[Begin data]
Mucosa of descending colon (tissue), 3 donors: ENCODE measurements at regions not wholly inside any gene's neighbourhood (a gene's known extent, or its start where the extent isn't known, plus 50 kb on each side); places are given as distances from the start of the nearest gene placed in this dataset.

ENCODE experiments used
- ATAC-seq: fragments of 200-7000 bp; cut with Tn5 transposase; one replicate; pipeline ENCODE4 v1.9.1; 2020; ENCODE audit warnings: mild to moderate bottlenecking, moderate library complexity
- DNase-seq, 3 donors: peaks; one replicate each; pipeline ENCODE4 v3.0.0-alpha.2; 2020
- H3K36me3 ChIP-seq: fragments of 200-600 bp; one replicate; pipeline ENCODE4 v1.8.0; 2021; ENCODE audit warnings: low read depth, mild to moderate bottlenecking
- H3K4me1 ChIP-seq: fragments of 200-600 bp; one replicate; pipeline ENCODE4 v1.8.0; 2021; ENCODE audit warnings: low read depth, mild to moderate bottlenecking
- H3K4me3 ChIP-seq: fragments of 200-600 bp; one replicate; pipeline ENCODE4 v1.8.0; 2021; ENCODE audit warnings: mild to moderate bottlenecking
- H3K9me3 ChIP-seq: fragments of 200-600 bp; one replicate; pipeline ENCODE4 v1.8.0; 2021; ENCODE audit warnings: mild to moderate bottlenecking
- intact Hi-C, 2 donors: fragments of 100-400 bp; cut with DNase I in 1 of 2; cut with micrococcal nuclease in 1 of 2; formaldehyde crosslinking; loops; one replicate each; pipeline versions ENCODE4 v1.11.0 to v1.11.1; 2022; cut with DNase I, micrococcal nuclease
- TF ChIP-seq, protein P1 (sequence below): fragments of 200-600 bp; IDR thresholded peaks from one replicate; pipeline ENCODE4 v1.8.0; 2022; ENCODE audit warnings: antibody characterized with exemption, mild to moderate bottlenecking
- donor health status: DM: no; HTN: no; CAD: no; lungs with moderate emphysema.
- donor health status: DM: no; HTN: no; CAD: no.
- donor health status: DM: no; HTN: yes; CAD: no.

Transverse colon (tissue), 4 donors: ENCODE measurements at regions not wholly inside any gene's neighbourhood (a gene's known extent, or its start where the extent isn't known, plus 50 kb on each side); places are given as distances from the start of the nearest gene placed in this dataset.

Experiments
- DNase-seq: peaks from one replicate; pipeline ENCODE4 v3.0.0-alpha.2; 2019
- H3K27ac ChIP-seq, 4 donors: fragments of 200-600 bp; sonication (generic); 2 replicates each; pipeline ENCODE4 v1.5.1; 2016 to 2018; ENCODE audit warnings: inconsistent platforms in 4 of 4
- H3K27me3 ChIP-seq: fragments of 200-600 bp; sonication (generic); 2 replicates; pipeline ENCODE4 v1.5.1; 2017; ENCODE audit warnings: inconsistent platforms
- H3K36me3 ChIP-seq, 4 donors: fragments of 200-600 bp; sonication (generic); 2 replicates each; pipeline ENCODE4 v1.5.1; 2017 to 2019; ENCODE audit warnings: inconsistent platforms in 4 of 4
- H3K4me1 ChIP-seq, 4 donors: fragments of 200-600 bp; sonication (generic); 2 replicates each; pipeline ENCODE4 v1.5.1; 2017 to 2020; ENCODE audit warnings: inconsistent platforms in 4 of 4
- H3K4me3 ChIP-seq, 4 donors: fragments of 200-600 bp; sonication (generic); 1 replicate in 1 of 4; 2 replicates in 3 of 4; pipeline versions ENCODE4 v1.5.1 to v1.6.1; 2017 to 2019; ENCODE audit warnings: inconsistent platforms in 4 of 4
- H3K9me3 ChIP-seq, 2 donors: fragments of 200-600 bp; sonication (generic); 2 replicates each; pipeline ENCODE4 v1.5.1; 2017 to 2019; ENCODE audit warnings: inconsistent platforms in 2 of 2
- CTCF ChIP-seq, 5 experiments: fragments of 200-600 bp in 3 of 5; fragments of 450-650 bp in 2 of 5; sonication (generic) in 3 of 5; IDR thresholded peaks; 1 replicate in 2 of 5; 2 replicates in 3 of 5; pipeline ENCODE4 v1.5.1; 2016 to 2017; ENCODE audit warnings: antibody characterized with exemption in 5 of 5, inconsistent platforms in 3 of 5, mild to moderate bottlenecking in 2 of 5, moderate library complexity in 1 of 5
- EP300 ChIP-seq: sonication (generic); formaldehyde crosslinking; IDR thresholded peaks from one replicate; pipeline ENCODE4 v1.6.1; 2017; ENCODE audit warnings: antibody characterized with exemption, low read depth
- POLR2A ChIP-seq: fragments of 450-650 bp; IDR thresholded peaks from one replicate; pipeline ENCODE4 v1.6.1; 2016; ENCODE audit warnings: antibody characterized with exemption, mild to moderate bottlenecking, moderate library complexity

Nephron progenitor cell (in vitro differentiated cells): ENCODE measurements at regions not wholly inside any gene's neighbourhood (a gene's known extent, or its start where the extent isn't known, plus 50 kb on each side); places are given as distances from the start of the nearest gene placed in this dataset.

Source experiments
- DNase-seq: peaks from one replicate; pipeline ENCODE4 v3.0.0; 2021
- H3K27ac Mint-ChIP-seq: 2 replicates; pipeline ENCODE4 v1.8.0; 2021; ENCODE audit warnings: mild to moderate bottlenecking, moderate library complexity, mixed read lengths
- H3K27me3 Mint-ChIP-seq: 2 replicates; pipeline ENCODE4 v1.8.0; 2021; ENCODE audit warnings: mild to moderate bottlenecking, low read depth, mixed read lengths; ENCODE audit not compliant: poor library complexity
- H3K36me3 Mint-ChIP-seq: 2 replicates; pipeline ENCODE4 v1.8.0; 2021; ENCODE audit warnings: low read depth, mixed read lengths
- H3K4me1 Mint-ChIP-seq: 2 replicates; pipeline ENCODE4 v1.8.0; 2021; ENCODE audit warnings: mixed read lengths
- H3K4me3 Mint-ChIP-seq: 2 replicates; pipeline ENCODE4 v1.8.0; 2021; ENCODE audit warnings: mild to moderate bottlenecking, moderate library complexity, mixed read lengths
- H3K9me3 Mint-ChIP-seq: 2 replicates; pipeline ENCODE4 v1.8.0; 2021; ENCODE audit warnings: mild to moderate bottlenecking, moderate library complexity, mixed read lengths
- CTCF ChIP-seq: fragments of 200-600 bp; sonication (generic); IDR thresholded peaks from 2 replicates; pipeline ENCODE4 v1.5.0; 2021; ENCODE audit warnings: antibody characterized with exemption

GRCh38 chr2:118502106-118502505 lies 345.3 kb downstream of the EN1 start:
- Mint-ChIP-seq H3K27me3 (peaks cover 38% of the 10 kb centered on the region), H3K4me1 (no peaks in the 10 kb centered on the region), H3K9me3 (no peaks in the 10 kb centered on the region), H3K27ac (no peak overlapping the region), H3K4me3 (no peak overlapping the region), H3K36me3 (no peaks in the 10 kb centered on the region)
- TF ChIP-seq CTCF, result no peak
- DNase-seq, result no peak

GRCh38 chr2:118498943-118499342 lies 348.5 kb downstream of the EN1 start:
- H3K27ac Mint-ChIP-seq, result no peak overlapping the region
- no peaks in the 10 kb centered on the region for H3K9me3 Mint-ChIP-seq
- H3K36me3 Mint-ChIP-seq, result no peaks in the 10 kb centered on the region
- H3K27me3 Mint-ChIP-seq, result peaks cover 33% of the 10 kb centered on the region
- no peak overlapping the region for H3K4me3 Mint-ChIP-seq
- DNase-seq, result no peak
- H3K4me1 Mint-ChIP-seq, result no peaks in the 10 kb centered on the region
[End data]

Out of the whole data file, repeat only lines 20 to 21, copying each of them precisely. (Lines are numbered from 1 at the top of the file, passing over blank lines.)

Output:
- H3K4me1 ChIP-seq, 4 donors: fragments of 200-600 bp; sonication (generic); 2 replicates each; pipeline ENCODE4 v1.5.1; 2017 to 2020; ENCODE audit warnings: inconsistent platforms in 4 of 4
- H3K4me3 ChIP-seq, 4 donors: fragments of 200-600 bp; sonication (generic); 1 replicate in 1 of 4; 2 replicates in 3 of 4; pipeline versions ENCODE4 v1.5.1 to v1.6.1; 2017 to 2019; ENCODE audit warnings: inconsistent platforms in 4 of 4